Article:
Aberrant Amygdala-dependent Fear Memory in Corticosterone-treated Mice.Neuroscience 2018; 388:448-459N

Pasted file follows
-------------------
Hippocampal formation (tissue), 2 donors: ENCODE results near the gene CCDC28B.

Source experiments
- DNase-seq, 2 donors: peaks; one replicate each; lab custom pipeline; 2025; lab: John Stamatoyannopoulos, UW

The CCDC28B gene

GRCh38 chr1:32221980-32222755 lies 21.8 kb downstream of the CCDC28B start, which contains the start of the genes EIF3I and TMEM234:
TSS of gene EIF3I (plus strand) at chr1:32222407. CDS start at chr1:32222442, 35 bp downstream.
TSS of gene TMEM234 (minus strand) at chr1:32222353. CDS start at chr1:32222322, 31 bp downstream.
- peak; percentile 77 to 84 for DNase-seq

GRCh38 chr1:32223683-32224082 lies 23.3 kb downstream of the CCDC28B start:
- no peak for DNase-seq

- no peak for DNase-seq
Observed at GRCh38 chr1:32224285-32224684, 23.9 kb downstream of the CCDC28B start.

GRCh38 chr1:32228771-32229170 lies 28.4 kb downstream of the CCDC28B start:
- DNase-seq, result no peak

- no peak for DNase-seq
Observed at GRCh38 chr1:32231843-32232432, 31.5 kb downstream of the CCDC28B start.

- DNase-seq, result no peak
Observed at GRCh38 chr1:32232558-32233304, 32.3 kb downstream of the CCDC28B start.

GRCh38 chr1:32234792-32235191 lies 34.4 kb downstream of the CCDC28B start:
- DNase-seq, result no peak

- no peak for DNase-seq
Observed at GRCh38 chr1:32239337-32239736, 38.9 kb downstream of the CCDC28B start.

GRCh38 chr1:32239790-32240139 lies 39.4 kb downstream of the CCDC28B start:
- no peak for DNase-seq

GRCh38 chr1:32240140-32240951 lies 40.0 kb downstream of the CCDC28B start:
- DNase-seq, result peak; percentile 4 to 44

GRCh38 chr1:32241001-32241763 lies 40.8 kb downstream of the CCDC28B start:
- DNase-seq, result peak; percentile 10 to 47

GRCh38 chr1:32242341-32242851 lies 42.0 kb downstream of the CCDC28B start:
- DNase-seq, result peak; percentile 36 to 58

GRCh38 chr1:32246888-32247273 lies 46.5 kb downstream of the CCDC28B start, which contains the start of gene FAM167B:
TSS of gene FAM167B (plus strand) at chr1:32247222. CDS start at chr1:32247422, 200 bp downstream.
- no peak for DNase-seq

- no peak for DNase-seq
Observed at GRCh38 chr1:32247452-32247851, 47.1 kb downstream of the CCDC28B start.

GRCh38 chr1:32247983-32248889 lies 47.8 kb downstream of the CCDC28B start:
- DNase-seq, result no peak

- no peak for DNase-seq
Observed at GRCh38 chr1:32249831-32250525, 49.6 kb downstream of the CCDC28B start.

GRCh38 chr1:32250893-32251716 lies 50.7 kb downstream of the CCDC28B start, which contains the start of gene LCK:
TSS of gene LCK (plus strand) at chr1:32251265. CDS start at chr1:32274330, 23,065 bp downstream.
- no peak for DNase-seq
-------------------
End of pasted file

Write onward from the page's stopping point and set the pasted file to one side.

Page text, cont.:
Anxiety disorder is a major psychiatric disorder characterized by fear, worry, and excessive rumination. However, the molecular mechanisms underlying neural plasticity and anxiety remain unclear. Here, we utilized a mouse model of anxiety-like behaviors induced by the chronic administration of corticosterone (CORT) to determine the exact mechanism of each region of the fear circuits in the anxiety disorders. Chronic CORT-treated mice showed a significant increase in anxiety-related behaviors as assessed by the elevated plus maze, light-dark, open-field, and marble-burying tasks. In addition, chronic CORT-treated mice exhibited abnormal amygdala-dependent tone-induced fear memory but normal hippocampus-dependent contextual memory. Consistent with amygdala hyperactivation, chronic CORT-treated mice showed significantly increased numbers of c-Fos-positive cells in the basolateral amygdala (BLA) after tone stimulation. Long-term potentiation (LTP) was markedly enhanced in the BLA of chronic CORT-treated mice compared to that of vehicle-treated mice. Immunoblot analyses revealed that autophosphorylation of Ca2+/calmodulin-dependent protein kinase (CaMK) IIα at threonine 286 and phosphorylation of cyclic-adenosine-monophosphate response-element-binding protein (CREB) at serine 133 were markedly increased in the BLA of chronic CORT-treated mice after tone stimulation. The protein and mRNA levels of brain-derived neurotrophic factor (BDNF) also significantly increased. Our findings suggest that increased CaMKII activity and synaptic plasticity in the BLA likely account for the aberrant amygdala-dependent fear memory in chronic CORT-treated mice.